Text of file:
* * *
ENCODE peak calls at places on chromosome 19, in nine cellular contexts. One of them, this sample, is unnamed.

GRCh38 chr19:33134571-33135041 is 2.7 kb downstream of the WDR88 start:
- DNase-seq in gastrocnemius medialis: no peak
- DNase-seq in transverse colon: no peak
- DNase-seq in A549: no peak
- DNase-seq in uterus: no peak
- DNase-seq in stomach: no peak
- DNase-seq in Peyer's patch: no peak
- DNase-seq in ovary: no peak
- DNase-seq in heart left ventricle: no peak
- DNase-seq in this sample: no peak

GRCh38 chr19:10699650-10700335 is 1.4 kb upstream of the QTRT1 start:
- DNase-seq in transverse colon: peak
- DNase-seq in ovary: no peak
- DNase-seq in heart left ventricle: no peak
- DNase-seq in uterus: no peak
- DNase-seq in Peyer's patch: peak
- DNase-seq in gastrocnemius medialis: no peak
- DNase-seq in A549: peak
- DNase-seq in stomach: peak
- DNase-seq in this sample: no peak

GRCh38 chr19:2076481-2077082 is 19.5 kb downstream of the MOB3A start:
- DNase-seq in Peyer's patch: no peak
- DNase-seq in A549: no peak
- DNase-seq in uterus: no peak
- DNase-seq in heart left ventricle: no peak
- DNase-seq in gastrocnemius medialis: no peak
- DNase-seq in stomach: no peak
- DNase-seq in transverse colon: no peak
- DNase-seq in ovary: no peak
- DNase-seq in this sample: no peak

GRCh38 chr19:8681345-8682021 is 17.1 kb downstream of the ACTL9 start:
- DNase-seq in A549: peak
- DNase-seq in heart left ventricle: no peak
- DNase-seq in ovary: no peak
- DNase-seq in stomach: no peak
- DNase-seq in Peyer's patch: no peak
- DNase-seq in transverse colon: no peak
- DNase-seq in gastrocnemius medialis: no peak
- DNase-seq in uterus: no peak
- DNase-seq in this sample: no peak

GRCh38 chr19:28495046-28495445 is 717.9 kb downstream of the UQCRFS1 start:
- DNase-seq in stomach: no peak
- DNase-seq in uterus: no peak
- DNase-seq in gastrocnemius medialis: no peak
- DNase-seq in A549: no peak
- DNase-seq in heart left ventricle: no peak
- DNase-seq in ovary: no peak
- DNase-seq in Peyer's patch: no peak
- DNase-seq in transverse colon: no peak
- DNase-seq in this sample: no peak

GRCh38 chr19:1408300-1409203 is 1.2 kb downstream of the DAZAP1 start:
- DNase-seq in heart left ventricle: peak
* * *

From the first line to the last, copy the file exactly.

ENCODE peak calls at places on chromosome 19, in nine cellular contexts. One of them, this sample, is unnamed.

GRCh38 chr19:33134571-33135041 is 2.7 kb downstream of the WDR88 start:
- DNase-seq in gastrocnemius medialis: no peak
- DNase-seq in transverse colon: no peak
- DNase-seq in A549: no peak
- DNase-seq in uterus: no peak
- DNase-seq in stomach: no peak
- DNase-seq in Peyer's patch: no peak
- DNase-seq in ovary: no peak
- DNase-seq in heart left ventricle: no peak
- DNase-seq in this sample: no peak

GRCh38 chr19:10699650-10700335 is 1.4 kb upstream of the QTRT1 start:
- DNase-seq in transverse colon: peak
- DNase-seq in ovary: no peak
- DNase-seq in heart left ventricle: no peak
- DNase-seq in uterus: no peak
- DNase-seq in Peyer's patch: peak
- DNase-seq in gastrocnemius medialis: no peak
- DNase-seq in A549: peak
- DNase-seq in stomach: peak
- DNase-seq in this sample: no peak

GRCh38 chr19:2076481-2077082 is 19.5 kb downstream of the MOB3A start:
- DNase-seq in Peyer's patch: no peak
- DNase-seq in A549: no peak
- DNase-seq in uterus: no peak
- DNase-seq in heart left ventricle: no peak
- DNase-seq in gastrocnemius medialis: no peak
- DNase-seq in stomach: no peak
- DNase-seq in transverse colon: no peak
- DNase-seq in ovary: no peak
- DNase-seq in this sample: no peak

GRCh38 chr19:8681345-8682021 is 17.1 kb downstream of the ACTL9 start:
- DNase-seq in A549: peak
- DNase-seq in heart left ventricle: no peak
- DNase-seq in ovary: no peak
- DNase-seq in stomach: no peak
- DNase-seq in Peyer's patch: no peak
- DNase-seq in transverse colon: no peak
- DNase-seq in gastrocnemius medialis: no peak
- DNase-seq in uterus: no peak
- DNase-seq in this sample: no peak

GRCh38 chr19:28495046-28495445 is 717.9 kb downstream of the UQCRFS1 start:
- DNase-seq in stomach: no peak
- DNase-seq in uterus: no peak
- DNase-seq in gastrocnemius medialis: no peak
- DNase-seq in A549: no peak
- DNase-seq in heart left ventricle: no peak
- DNase-seq in ovary: no peak
- DNase-seq in Peyer's patch: no peak
- DNase-seq in transverse colon: no peak
- DNase-seq in this sample: no peak

GRCh38 chr19:1408300-1409203 is 1.2 kb downstream of the DAZAP1 start:
- DNase-seq in heart left ventricle: peak